There are other ways to asses lip position such as the true vertical,8 the mentolabial and nasolabial angles9 and a more accurate way through projections to the pterigomaxillary vertical line, exposed by Nanda et al.10 But regarding the abovementioned references most studies have been performed in adolescents up to the age of 18, without considering that lips vary with age. Studies by Pecora et al.,11 Genecov et al.,12 Nanda et al.,10 Foley et al.13 and Bergman et al1 have shown significant changes that happen in the maturation of lips, nose and chin, as well as a significant variation in the mentolabial and nasolabial angles.

Soft tissues are constantly changing, more than the facial skeleton and into adulthood there is an increase in length and a decrease in lip thickness.14 However Bishara et al indicated that there is soft tissue stability at 25 years of age, and from the age of 30 years the chin and nose move further down and forwards.15

Therefore the question was raised as to whether it is possible to develop new angles to assess the position of the upper and lower lip with respect to a stable bony point, without the intervention of a secondary soft tissue reference point that may suffer changes through the course of life. These proposed angles should have less variability or standard deviation from the norm unlike the commonly use dangles: the nasolabial and mentolabial angles, which were included in the study in order to make a comparison.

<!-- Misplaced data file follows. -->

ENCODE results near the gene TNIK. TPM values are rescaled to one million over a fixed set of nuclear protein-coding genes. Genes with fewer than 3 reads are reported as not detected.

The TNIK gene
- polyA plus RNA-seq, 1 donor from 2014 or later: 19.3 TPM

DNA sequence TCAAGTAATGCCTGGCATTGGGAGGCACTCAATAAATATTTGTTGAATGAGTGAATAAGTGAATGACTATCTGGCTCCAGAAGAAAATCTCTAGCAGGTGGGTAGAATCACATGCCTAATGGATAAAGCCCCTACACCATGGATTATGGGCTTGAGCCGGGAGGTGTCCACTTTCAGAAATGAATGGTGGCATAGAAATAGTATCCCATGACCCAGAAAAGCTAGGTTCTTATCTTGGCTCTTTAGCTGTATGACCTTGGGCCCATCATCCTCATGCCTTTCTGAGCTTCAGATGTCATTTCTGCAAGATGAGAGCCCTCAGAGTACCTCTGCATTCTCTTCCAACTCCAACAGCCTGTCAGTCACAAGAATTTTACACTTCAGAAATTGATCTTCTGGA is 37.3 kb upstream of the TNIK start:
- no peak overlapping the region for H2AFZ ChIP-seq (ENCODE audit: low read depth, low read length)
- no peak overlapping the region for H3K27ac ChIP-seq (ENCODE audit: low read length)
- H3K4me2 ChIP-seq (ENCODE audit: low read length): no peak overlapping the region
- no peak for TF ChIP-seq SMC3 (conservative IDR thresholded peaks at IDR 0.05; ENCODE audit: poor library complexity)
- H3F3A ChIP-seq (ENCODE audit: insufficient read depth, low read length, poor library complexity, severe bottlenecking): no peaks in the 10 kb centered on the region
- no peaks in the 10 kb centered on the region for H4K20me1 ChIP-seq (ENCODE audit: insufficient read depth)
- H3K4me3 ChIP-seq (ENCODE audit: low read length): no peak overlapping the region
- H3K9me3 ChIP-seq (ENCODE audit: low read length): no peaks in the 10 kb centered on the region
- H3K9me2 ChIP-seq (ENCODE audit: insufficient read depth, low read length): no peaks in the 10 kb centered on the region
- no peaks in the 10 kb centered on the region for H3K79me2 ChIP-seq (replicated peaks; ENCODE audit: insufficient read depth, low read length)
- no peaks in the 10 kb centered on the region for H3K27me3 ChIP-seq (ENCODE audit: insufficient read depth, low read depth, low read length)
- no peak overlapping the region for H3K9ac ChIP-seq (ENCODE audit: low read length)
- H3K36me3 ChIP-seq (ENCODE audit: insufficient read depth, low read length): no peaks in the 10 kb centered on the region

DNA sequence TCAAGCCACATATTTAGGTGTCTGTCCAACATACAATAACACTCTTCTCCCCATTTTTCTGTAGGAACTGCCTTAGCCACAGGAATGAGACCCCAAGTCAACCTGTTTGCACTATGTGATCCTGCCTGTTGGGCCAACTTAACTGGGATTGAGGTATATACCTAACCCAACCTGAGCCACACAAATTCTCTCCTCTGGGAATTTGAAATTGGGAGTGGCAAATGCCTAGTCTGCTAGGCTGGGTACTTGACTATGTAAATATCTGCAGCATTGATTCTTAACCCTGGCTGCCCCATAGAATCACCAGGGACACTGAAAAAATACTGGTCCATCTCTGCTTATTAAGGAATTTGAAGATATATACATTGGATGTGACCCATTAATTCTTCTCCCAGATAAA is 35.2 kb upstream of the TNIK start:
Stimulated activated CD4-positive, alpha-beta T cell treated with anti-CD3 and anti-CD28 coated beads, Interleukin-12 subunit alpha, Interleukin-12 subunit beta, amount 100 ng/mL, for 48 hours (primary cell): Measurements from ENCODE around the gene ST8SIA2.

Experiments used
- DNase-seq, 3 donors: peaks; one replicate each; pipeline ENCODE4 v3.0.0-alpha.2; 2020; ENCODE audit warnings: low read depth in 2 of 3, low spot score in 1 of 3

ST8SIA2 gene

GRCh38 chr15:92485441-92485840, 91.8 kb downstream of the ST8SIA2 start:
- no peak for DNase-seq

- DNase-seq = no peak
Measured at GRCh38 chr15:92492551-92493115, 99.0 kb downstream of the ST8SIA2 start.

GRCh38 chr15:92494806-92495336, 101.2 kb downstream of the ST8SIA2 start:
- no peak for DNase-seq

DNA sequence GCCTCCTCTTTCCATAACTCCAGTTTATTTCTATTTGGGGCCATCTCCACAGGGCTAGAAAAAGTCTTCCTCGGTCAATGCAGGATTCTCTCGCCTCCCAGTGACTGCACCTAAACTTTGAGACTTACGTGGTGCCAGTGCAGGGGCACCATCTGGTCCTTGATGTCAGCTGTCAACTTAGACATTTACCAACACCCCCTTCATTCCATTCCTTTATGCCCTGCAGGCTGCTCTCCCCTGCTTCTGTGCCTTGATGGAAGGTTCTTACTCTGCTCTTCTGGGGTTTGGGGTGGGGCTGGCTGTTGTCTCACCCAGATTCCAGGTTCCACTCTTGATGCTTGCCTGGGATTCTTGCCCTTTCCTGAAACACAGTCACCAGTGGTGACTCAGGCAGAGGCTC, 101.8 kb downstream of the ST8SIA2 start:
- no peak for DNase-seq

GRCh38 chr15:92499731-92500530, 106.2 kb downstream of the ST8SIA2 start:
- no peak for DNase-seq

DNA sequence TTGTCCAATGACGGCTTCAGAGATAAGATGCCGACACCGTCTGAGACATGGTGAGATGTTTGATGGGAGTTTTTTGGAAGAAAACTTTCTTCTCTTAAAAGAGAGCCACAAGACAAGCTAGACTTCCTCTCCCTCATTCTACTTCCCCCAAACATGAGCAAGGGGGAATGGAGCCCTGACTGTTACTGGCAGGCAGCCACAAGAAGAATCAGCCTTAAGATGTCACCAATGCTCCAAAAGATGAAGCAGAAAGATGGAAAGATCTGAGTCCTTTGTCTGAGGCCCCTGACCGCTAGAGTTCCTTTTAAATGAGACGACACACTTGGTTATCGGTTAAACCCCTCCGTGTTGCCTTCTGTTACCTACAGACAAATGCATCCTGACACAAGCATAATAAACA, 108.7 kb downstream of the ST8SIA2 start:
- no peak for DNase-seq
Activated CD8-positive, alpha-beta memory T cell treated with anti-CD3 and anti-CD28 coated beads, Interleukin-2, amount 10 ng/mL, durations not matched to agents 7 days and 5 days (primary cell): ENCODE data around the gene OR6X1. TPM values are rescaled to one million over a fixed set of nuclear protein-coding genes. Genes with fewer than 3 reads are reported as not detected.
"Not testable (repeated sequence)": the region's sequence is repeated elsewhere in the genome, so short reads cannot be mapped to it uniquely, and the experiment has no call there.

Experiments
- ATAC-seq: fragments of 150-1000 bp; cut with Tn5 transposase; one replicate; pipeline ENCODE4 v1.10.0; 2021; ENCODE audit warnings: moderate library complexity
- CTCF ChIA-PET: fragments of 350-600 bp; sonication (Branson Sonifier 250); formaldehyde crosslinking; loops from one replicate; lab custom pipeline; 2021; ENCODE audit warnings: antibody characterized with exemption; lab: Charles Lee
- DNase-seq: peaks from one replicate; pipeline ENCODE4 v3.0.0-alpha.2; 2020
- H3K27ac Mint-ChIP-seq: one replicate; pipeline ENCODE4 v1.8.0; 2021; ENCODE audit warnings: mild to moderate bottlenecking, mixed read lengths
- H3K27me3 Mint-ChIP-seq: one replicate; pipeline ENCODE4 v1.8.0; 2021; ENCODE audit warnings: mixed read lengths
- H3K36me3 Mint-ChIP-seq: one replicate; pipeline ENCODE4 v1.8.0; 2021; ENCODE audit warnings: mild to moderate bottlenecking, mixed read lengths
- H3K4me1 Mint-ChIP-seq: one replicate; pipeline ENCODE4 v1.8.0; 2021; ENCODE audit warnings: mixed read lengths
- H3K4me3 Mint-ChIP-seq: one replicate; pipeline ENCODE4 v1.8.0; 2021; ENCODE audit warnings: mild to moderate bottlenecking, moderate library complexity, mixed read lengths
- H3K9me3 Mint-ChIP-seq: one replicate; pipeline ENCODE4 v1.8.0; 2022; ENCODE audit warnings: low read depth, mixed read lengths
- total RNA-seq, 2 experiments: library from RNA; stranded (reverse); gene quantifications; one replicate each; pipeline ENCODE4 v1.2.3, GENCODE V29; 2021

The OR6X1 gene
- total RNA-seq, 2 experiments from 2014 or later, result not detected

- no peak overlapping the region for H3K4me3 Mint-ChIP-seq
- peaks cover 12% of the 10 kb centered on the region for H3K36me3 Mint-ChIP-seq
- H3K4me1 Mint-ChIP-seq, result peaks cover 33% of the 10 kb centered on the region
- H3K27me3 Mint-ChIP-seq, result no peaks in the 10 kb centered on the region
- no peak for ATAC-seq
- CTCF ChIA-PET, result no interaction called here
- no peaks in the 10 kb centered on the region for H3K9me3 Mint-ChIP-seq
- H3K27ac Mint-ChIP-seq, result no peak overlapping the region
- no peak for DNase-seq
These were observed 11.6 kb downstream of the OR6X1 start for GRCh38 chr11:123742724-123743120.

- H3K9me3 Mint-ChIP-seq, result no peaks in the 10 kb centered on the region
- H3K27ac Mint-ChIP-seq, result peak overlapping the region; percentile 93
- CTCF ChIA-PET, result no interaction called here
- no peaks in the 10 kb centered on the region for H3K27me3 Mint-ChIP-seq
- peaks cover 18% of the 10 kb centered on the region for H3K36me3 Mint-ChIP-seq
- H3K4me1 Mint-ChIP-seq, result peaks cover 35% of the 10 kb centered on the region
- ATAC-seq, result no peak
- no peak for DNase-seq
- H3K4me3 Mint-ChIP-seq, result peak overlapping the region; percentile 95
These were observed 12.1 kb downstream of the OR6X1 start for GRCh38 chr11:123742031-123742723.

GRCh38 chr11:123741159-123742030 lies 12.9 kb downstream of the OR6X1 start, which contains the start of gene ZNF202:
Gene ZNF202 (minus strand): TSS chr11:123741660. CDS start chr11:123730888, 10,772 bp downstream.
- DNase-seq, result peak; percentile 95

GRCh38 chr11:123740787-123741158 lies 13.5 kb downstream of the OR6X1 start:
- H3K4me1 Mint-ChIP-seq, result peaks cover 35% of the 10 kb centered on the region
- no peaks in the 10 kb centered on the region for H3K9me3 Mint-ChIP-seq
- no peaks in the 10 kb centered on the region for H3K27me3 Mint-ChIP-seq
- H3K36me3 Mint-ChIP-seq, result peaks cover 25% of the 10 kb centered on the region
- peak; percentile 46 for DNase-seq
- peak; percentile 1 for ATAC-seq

MATERIAL AND METHODS

This analysis was conducted by means of a transverse observational study, which consisted in hand tracing and measuring lateral head films obtained from the archive of the Orthodontics Specialty of the Division of Post-Graduate Studies and Research at the National Autonomous University of Mexico. The inclusion criteria for this study were: lateral head films taken in the Radiology Department of the same institution and recorded on a compact disc using with Cliendent Software during the period from November 2013 to February 2015, then printed on coated paper in a 1:1 proportion; lips at rest position; patients between the ages of 18 to 30 years; patients diagnosed as skeletal class I, II and III through the following cephalometric measurements: Jarabak's ANB, Wits of Jacobson, facial convexity of Downs and convexity of Ricketts. Exclusion criteria were: patients who have had extractions of teeth with the exception of the third molars; patients who had undergone previous orthodontic treatment and that at least one skeletal measurement did not match.

The angles proposed to evaluate the anteroposterior position of the upper and lower lips were: for the upper lip (LSMx), it would be through the lower inner corner formed by the palatal plane (ANS-PNS) and the plane formed by the points from the anterior nasal spine to estomion of upper lip (Ustm). This proposed angle was compared to the nasolabial angle (NSL). For the lower lip (LIMd) the proposal was to measure the internal top angle formed by the mandibular plane and the plane that goes from bone pogonion point to estomion point of the lower lip (Lstm), so this was compared with the mentolabial angle as well (Figure 1).